The Amazing Capacity of Vision
Most of the time, I talk with other clinical psychologists. However, every once in a while, I get the chance to talk to a vision scientist. If you get the chance to do the same, I highly recommend it — you might be surprised what you hear.
Vision scientists tend not to see vision as something “real”. This can be jarring for the rest of us, but hear me out — I think they make some good points. A vision scientist will explain that the information entering your eyeballs daily is absurdly complex — somewhere around the magnitude of 10^14 photons per second — and what we actually see is surprisingly unrepresentative of the raw information.
Instead, what we see has a lot to do with heuristics that are very important to human survival. We are good at seeing edges and movement. We are good at parsing edges into objects. We are even quite good at gauging the depth of these objects relative to one another. Amazingly, we are pretty good at parsing these objects in terms of their threat, reward, and even their social relationships to one another– all before we’ve even realized that we’ve seen them.
What does this anecdote have to do with anything? Well, vision is an amazing capacity for understanding. The amount of data you have taken in through your eyes today is extraordinary, yet you understood it seamlessly. If you’re even remotely interested in the acquisition or the production of knowledge, you should care very much how you managed to do this.
Vision is not the truth — vision is better than the truth. It is an understandable approximation of the truth, and remarkably unlike the raw truth, it is actually useful to us.
Predictive and Explanatory Statistics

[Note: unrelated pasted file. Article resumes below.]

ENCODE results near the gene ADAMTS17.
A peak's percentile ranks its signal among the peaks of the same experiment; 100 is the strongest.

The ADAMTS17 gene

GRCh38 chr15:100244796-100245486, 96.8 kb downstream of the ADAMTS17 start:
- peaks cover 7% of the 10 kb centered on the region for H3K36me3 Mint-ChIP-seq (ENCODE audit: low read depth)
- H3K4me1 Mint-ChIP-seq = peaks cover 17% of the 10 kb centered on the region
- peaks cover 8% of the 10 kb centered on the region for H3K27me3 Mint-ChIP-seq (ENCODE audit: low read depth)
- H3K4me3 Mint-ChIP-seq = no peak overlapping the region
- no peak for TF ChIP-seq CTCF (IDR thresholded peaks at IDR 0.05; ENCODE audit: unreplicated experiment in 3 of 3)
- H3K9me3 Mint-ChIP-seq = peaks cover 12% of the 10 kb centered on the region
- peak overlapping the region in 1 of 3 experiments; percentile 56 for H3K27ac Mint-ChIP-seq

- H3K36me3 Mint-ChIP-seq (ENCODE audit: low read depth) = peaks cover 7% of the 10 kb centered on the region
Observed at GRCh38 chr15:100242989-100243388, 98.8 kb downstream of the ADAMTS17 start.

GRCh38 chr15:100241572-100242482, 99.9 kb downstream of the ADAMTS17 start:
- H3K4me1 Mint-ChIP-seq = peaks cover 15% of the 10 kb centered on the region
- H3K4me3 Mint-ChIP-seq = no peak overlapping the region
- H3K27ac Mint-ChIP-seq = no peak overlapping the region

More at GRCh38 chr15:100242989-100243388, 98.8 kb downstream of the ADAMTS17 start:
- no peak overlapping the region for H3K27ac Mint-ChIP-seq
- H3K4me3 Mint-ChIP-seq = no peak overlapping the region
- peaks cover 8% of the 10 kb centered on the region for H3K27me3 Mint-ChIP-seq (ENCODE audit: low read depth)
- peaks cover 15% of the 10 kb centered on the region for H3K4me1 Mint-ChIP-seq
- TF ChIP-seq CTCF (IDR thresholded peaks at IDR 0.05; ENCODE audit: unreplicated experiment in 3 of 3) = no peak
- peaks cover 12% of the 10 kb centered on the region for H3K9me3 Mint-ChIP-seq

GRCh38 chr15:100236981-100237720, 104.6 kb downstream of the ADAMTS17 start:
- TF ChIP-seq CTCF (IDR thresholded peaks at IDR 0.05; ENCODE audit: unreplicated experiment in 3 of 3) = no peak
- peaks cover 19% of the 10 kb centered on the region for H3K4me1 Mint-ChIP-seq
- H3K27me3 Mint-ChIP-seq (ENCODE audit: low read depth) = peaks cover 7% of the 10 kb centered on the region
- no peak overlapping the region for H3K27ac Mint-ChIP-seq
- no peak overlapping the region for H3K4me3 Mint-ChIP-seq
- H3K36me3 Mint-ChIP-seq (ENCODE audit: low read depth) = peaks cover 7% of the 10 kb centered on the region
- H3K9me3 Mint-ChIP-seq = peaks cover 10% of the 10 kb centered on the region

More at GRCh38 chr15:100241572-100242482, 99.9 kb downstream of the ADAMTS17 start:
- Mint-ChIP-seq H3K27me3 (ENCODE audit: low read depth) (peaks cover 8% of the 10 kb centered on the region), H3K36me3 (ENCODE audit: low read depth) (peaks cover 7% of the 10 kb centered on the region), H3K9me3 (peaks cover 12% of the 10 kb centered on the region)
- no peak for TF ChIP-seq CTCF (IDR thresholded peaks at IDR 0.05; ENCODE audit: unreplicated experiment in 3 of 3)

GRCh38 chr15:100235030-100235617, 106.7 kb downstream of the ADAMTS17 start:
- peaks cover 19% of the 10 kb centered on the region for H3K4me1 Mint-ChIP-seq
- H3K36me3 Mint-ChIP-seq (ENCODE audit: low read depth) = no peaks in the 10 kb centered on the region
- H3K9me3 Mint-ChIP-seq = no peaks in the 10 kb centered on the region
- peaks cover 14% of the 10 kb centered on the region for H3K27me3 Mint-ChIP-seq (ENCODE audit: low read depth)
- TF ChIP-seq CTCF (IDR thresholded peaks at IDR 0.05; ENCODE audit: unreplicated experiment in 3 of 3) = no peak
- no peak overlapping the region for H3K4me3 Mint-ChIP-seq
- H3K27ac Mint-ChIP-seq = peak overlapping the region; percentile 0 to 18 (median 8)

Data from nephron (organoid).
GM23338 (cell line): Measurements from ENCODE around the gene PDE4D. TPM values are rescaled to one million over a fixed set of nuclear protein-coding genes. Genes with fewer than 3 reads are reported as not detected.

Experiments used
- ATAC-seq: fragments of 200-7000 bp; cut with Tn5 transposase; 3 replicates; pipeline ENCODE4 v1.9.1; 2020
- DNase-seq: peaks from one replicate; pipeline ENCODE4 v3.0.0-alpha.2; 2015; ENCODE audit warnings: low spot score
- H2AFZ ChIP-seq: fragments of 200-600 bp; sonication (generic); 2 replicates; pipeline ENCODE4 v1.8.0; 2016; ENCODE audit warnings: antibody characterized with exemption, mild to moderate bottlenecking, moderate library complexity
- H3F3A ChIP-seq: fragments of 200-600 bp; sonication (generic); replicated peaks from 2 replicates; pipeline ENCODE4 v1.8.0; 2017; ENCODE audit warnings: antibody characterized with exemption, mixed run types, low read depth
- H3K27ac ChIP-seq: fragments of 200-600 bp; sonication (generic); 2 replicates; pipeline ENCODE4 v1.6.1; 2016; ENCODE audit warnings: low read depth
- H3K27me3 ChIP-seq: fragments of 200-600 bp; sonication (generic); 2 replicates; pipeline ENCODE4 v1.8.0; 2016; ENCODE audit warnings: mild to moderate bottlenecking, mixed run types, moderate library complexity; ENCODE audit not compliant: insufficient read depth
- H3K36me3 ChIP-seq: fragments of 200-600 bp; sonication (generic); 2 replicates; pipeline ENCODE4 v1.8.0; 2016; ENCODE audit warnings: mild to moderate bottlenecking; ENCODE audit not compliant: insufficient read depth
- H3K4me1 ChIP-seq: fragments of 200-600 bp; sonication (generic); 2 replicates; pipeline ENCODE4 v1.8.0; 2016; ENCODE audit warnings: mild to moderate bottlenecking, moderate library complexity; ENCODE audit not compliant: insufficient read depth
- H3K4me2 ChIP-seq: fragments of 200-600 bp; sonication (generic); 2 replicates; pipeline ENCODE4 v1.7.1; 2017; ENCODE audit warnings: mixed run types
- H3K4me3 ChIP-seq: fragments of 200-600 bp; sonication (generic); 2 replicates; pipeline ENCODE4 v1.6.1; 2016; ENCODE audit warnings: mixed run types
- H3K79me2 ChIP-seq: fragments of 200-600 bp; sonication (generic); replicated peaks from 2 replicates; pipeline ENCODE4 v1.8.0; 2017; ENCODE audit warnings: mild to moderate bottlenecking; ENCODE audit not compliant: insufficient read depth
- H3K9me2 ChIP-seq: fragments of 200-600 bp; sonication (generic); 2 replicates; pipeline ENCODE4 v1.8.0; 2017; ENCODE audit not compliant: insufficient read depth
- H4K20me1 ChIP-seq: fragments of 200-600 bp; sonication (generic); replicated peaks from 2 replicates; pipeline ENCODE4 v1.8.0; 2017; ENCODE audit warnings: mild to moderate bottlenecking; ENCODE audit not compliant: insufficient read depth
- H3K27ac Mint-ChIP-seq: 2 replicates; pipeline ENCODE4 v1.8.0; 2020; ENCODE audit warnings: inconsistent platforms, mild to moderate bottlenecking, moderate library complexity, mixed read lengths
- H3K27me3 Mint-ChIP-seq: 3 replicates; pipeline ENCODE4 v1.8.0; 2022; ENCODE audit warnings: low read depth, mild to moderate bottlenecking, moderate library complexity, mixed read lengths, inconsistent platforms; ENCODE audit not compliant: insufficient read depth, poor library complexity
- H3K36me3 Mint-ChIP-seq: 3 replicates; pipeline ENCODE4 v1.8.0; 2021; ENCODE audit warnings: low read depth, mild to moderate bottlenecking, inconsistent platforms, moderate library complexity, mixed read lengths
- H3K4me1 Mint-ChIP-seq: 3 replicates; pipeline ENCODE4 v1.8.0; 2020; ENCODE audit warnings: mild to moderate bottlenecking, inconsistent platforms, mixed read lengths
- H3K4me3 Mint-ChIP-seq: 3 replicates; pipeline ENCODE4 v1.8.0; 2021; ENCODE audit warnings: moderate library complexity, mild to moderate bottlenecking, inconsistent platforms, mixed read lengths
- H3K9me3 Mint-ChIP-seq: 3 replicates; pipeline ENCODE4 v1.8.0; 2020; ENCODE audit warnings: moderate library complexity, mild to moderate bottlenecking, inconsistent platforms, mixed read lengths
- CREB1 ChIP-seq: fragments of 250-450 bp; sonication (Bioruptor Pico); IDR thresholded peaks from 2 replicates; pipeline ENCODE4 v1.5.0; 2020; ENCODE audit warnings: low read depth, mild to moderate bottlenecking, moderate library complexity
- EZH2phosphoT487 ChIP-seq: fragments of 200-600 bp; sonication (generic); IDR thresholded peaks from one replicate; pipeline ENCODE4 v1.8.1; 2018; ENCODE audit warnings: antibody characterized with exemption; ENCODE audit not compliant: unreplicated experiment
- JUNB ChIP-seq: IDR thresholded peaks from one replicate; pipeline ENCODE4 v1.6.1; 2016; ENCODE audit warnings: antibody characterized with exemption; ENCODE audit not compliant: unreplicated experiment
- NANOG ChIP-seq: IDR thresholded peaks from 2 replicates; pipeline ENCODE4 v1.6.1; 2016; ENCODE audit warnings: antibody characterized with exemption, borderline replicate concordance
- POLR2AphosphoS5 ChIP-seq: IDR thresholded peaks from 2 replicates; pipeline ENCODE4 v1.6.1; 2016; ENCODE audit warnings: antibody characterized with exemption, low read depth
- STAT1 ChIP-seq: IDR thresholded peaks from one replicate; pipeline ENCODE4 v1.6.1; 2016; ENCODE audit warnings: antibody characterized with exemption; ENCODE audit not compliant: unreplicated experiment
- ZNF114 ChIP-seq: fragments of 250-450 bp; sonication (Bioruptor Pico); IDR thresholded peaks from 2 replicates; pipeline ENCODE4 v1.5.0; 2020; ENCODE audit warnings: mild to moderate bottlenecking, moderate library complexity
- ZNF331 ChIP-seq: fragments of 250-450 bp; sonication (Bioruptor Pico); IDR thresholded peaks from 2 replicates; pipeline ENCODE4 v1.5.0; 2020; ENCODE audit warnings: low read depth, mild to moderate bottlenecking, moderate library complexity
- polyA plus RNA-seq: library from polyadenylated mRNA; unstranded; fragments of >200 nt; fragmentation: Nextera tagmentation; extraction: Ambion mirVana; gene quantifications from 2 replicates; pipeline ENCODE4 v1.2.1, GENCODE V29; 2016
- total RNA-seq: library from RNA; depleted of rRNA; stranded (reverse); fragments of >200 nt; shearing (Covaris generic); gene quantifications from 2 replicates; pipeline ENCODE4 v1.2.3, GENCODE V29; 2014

Most of the time, I talk with other clinical psychologists. However, every once in a while, I get the chance to talk to a statistician or data scientist. If you get the chance to do the same, I highly recommend it — you might be surprised what you hear.
Statisticians tend not to see statistics as something “real”. This can be jarring for the rest of us who work in applied settings. Statisticians know — have always known — that statistics are just something humans made up to roughly force complex datasets into our very limited human brains.
According to Yarkoni & Westfall, statistical methods fall roughly into two camps: predictive and explanatory. Predictive methods are good at turning inputs into powerful predictions, but they are often opaque to human understanding. On the other hand, explanatory methods enhance human understanding, but often possess relatively limited predictive power.
Psychological Networks are Explanatory, not Predictive
I have thought long and hard about the issue, and feel quite certain that psychological networks fall firmly in the explanatory camp. Why do I think so? There are a few reasons:
- When I talk to experts in predictive methods (i.e., machine learning), they generally do not consider network analysis to be a predictive method
- When compared to other statistical benchmarks in the literature, psychological networks aren’t great predictors
- Psychological networks are highly interpretable. Most of the parameters estimated are of the same type. This makes them very easy to understand, and also very inflexible. This is a hallmark of a good explanatory model (and a limited predictive model).
- When networks are predictive in other fields, it’s usually because they have a near 1:1 measurement connection with reality (for example, physical electrical networks). In these cases, networks are both explanatory and predictive, not just predictive.
- Psychological networks were devised as a way for scientists to understand psychological phenomena.
- Researchers don’t use psychological network analysis like a predictive method. Allow me to explain what I mean. When a machine learner wants to predict an outcome, they typically engage in a workflow of trying out 5-10 different types of models, cross-validating, and deciding which model has the best out-of-sample prediction. They have not a care in the world for which model is most accurate to the real-world phenomenon, as long as it is predictive. In contrast, researchers who use network analysis do so specifically because they believe that the model is a good way of understanding the phenomenon they study.
- Researchers who use psychological network analyses care a lot about ‘getting it right’. They worry about assumptions that might cause misinterpretation. This assumes of course that interpretation is one of the primary goals.